"It doesn’t matter who you are doing it with or where you are doing it, it’s just that it is getting done."

    Furthermore, Schawbel says this is why you see more young people working for smaller companies compared to more corporate, larger ones. Employees may have more resources and higher salaries at a larger company, but they won't experience the same flexibility and trust that they will at a smaller place. 

    You'll also most likely be working longer hours at a smaller place, and this proves what Millennials really care about when it comes to their professional lives.

    They'll happily put in more hours for less pay if they feel they're heading toward more opportunities in the near future. Most of these young people will choose to work around the clock at a startup environment instead of the 40 to 60 hours they might put in at a larger company.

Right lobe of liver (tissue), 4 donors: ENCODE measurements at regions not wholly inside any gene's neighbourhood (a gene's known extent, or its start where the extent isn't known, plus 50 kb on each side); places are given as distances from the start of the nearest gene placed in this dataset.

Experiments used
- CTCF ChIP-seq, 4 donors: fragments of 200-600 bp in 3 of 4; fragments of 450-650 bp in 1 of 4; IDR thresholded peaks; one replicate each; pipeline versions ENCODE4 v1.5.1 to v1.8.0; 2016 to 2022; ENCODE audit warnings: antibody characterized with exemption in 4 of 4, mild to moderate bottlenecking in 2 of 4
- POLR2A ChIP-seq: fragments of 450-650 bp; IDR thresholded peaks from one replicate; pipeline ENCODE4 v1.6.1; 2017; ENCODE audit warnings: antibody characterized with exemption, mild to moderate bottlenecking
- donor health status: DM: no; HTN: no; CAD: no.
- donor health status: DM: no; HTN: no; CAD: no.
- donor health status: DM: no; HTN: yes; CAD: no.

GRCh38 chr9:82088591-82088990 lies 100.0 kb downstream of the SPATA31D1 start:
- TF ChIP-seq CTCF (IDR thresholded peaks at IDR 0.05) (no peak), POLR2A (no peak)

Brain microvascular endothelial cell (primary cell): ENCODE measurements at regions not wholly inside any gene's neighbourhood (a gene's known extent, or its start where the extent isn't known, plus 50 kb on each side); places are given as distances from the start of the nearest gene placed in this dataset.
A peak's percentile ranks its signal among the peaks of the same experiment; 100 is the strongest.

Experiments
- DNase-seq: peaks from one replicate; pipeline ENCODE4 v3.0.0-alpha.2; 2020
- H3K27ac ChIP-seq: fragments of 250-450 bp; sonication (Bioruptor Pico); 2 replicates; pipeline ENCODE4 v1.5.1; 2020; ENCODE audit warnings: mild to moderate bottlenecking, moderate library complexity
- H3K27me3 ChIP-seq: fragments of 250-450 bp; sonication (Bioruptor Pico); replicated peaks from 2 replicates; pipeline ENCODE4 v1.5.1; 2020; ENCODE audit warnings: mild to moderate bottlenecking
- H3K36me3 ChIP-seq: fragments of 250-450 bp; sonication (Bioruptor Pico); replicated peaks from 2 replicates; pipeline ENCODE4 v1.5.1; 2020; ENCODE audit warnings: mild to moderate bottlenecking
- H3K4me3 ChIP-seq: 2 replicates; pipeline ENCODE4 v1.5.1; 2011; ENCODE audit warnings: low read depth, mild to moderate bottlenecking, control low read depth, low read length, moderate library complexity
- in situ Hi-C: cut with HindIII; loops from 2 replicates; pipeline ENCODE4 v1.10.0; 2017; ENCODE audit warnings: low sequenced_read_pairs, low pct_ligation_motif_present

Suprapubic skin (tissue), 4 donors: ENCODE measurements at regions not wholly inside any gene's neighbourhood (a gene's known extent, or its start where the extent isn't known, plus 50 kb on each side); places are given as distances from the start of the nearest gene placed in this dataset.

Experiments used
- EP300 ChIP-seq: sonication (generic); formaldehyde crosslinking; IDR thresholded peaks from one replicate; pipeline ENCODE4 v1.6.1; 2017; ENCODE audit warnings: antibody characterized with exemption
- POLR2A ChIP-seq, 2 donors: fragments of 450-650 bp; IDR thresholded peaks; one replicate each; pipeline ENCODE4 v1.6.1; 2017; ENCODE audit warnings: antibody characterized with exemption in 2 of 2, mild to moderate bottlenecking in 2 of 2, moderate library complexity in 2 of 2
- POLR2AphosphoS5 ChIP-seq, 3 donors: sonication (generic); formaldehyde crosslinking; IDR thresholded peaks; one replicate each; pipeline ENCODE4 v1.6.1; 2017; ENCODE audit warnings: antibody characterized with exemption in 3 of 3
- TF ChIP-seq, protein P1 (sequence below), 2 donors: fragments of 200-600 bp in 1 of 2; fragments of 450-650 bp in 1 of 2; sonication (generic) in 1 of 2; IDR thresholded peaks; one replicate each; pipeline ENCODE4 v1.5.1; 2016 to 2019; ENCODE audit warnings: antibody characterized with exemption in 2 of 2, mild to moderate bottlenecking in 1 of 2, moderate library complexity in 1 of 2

Employers need to understand these concepts and know that it's less about the "nine-to-five work week" and keep their sights on their end goal. 

    Schawbel also says that young workers will likely have nine different jobs between the ages of 18 and 34, and typically leave after two years due to a "lack of career opportunities." 

    NOW SEE: 14 ways the recession has changed how Millennials view work > 

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    Peter Bell

    In our technologically-driven world, it's essential that when launching a new business that those involved can quickly share and access files between one another. 

    There are a wide range of cloud computing services that can be crucial tools for businesses in the midst of growing rapidly, but also need to remain conscious about spending. 

    To get some insights on what business owners should know when choosing cloud-based tools, we turned to tech coach Peter Bell, Senior Vice President of Engineering at General Assembly, an organization specializing in education in business and entrepreneurship

    Below is a slightly-edited transcript of our conversation:

    What is the most important thing most business owners should know about cloud computing?